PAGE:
Access to required anesthetic agents for a lethal injection is quickly disappearing, leaving the future of the death penalty in the United States in question.
"Because the European Union opposes the death penalty, it prohibits the export of goods for executions [and] requires a time-consuming preauthorization review for every shipment of a potential 'dual use' pharmaceutical," says Rebecca Dresser, JD, biomedical ethics expert and professor of law and medicine at Washington University in St. Louis.
This blockage makes it particularly difficult for states that use the death penalty to obtain anesthetic agents required in the three-drug protocol for lethal injections. This protocol involves an anesthetic to induce unconsciousness, a paralytic to induce a sustained paralysis of muscles and potassium chloride to stop the heart. Without the anesthetic, the injection would cause extreme and prolonged pain that could violate the Eighth Amendment's probation against cruel and unusual punishment.
Dresser discusses the impact of the limited access to lethal injection drugs in a recent issue of The Hastings Center Report.
"Although the death penalty still has significant support, public support for alternatives to the death penalty is increasing," Dresser writes.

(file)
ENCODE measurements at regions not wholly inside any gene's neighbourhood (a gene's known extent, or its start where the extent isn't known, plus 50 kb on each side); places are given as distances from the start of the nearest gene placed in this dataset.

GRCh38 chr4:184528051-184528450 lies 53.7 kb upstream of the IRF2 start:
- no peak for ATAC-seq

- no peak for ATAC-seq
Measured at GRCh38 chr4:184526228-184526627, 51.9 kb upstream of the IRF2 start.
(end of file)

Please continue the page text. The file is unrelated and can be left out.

"Capital cases are expensive, and state budgets are tight. High costs and concern about erroneous convictions have led a few states to abolish the death penalty in recent years. Barriers to obtaining lethal injection drugs could lead more states to do away with the death penalty altogether."
Missouri is a prime example of a state dealing with limited access to lethal injection drugs. The state recently scrapped a plan to execute a murderer using propofol as the anesthetic after receiving significant pressure from drug companies. And the state's Attorney General has proposed restoring the state's gas chamber to bypass the hassles associated with lethal injection.
Explore further: Missouri opts for untested drug for executions
"Drugs and the Death Penalty." Rebecca Dresser. Hastings Center Report, Volume 44, Issue 1, pages 9–10, January-February 2014. DOI: 10.1002/hast.247